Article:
In the city of Mdina, in 1233, the building that is now known as Palazzo Falson was first built. The diplomatic spouses group had a tour of the building that focused mainly on the building's restoration and the amazing collections of the building's past private occupant, a Maltese guy named Falson who was an inveterate packrat.
Because of our house reconstruction project (back in Philly, before we joined the FS) i was particularly interested in the stories of the restoration of the building and of the artifacts. I felt some kinship when the curator explained that every time they opened up a wall they found new problems they hadn't expected, with the attendant time and expense added to the project for fixing said problems. When Falson died, he left the house and his possessions in trust and left it to the civil servants to execute the plan .... so the building remained untouched for 40 years. The artisans employed to restore what items they could were innumerable, from armorers, to textile experts, to architects, to university students (who had the exciting task of vacuuming every page of every book in the library, wearing gas masks all the while because the room had been loaded with DDT to preserve the books).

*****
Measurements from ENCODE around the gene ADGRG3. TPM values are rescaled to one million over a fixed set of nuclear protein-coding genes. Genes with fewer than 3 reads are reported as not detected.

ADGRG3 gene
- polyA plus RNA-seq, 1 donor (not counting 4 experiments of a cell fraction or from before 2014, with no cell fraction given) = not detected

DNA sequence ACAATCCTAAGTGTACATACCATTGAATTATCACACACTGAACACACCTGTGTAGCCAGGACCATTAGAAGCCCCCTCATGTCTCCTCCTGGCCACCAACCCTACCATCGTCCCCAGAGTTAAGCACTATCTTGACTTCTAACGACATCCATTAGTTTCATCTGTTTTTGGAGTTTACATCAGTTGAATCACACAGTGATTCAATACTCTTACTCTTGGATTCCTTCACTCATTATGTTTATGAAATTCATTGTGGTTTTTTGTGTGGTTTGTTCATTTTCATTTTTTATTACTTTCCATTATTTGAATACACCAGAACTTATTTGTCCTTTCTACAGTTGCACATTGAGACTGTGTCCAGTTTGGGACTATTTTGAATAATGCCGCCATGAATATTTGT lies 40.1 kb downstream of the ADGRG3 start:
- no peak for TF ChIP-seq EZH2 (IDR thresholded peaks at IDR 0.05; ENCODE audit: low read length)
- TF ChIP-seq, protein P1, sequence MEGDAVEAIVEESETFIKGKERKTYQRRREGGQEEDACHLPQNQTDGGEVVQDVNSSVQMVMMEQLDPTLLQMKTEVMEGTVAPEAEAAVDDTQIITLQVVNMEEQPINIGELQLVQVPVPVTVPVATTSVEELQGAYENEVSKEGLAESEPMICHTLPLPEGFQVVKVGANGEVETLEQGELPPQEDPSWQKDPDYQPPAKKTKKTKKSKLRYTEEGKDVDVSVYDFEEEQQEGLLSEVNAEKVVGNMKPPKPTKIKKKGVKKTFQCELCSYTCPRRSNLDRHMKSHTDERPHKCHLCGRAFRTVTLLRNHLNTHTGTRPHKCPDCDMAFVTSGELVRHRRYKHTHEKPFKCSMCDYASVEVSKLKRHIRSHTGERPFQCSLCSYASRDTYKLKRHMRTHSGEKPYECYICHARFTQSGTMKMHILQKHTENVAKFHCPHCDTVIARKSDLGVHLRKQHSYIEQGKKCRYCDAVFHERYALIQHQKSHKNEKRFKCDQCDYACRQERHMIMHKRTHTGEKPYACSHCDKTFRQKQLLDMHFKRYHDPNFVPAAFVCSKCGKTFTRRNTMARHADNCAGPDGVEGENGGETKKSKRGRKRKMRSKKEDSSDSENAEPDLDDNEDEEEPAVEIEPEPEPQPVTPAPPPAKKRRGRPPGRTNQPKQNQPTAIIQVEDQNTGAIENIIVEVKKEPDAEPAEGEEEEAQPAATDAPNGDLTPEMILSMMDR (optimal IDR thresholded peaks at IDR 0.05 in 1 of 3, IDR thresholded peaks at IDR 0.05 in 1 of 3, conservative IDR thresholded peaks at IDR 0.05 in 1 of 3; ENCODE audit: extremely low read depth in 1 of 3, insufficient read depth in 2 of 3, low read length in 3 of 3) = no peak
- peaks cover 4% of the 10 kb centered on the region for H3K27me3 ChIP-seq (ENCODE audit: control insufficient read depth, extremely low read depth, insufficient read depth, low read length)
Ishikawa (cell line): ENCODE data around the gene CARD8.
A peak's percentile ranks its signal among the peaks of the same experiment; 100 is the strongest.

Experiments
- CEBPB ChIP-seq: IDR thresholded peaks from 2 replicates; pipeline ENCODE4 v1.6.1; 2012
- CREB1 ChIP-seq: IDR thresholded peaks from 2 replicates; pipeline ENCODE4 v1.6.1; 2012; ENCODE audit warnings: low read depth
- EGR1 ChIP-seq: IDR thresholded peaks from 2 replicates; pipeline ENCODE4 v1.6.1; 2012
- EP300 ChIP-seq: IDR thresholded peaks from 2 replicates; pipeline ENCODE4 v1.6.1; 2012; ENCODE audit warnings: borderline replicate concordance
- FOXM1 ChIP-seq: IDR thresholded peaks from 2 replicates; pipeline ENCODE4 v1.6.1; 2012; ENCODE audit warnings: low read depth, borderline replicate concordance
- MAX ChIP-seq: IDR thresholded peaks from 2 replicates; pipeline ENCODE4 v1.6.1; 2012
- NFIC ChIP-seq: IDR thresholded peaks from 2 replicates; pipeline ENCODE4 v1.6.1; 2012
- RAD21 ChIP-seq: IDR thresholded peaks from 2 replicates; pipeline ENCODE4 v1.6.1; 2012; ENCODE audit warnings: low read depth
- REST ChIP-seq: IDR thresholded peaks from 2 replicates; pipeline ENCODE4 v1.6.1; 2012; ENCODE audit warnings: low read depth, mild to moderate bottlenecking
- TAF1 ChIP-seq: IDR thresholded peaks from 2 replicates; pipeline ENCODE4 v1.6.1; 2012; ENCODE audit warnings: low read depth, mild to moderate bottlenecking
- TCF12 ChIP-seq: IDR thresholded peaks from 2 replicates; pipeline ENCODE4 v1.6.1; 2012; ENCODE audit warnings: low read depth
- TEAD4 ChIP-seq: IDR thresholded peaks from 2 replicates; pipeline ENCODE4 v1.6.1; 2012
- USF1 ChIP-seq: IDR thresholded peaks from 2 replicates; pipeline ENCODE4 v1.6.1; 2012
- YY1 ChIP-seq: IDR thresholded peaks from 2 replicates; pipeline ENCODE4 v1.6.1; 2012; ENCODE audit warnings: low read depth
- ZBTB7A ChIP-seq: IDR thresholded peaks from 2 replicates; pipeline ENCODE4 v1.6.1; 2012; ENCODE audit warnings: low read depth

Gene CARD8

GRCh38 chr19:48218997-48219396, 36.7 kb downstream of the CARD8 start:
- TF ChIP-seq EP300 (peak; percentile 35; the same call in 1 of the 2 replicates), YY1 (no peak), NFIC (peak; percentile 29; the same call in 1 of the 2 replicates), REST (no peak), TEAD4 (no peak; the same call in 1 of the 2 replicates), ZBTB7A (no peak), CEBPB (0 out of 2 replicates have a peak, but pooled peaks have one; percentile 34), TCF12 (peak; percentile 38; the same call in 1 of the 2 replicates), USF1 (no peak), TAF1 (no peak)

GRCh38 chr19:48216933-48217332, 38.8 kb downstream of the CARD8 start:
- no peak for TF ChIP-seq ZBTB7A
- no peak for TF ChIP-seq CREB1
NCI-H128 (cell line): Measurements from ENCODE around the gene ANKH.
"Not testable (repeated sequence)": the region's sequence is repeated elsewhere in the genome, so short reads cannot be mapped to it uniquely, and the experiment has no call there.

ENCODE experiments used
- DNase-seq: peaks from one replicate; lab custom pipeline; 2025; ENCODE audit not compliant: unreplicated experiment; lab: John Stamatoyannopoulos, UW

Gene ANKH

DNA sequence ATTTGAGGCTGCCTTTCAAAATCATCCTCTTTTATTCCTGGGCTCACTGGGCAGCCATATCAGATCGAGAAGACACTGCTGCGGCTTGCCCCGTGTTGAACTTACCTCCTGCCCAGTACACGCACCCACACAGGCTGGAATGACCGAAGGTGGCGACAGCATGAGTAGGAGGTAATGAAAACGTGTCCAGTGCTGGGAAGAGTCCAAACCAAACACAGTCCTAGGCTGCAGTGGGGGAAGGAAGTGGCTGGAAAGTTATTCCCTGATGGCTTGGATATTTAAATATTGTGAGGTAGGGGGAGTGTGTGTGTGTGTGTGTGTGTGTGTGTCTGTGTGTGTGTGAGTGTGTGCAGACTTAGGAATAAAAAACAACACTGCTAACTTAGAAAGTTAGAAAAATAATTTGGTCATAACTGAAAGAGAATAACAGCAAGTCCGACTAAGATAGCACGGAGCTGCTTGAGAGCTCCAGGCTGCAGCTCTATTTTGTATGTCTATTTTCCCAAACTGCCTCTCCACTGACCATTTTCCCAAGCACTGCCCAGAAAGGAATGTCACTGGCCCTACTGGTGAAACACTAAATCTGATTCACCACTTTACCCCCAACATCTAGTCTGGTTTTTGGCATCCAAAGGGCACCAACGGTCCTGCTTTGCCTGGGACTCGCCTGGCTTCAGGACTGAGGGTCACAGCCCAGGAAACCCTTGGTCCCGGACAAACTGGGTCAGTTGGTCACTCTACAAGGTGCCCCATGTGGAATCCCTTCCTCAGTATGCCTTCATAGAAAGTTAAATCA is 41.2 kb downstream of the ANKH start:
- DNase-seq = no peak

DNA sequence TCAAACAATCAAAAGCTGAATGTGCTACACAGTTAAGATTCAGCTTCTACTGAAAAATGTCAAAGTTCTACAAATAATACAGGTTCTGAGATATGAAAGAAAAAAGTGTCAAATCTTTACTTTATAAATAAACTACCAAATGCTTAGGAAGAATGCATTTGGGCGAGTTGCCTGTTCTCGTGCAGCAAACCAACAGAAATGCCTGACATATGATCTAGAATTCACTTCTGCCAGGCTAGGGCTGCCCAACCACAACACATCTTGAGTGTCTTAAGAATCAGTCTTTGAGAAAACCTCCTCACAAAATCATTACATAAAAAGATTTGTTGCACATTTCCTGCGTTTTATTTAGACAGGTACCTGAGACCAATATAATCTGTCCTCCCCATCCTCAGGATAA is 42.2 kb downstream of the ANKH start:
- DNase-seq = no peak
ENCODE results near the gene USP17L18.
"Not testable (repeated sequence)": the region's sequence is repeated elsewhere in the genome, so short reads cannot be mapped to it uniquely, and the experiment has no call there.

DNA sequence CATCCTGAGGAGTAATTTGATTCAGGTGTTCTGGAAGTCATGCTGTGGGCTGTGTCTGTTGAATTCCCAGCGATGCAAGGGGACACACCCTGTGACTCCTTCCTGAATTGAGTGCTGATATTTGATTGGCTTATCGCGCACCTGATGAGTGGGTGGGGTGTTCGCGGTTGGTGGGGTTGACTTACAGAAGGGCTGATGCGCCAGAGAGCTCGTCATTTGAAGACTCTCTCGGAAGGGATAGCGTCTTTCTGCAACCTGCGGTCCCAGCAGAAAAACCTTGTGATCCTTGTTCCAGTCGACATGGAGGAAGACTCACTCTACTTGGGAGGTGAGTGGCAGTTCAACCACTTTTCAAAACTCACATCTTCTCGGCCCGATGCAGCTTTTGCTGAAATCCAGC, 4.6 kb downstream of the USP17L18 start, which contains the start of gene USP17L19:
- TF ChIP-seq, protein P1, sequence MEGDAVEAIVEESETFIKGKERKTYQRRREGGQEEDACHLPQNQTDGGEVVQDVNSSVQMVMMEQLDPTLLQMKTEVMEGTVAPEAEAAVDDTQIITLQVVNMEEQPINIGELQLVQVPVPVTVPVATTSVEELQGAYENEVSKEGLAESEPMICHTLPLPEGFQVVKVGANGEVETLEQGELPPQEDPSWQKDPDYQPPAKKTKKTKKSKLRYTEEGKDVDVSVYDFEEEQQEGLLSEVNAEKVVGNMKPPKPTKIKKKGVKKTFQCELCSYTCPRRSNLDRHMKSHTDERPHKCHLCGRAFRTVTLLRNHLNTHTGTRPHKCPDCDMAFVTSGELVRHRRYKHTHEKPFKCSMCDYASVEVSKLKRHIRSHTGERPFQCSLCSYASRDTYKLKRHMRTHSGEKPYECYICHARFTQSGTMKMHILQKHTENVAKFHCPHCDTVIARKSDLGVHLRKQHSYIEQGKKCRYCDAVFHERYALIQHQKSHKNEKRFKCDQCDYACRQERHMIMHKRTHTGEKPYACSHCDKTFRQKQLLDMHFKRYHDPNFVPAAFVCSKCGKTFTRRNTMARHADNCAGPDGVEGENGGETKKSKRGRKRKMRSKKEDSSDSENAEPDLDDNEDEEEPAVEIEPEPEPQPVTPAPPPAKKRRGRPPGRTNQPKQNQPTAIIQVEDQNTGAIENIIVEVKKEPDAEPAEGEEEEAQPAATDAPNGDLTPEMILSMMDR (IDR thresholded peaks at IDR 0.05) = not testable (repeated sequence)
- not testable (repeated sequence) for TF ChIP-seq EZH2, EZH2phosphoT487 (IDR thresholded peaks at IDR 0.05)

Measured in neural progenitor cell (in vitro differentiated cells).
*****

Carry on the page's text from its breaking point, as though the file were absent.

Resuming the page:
His collections are impressive, and the rooms are well appointed. The dining room is set up for a dinner party of six with the fine china, crystal and silver laid out, the kitchen made most of us envious even though it didn't have modern amenities like running water. All in all it was one of the highlights of my Malta touring experience.
We finished the tour at the cafe on the rooftop. Unfortunately, the cafe is only available to patrons of the museum. Our lunch was topped off with wonderful Fontanella chocolate cake (the cafe owner's mum is the proprietor of Fontanella so he gets desserts from her).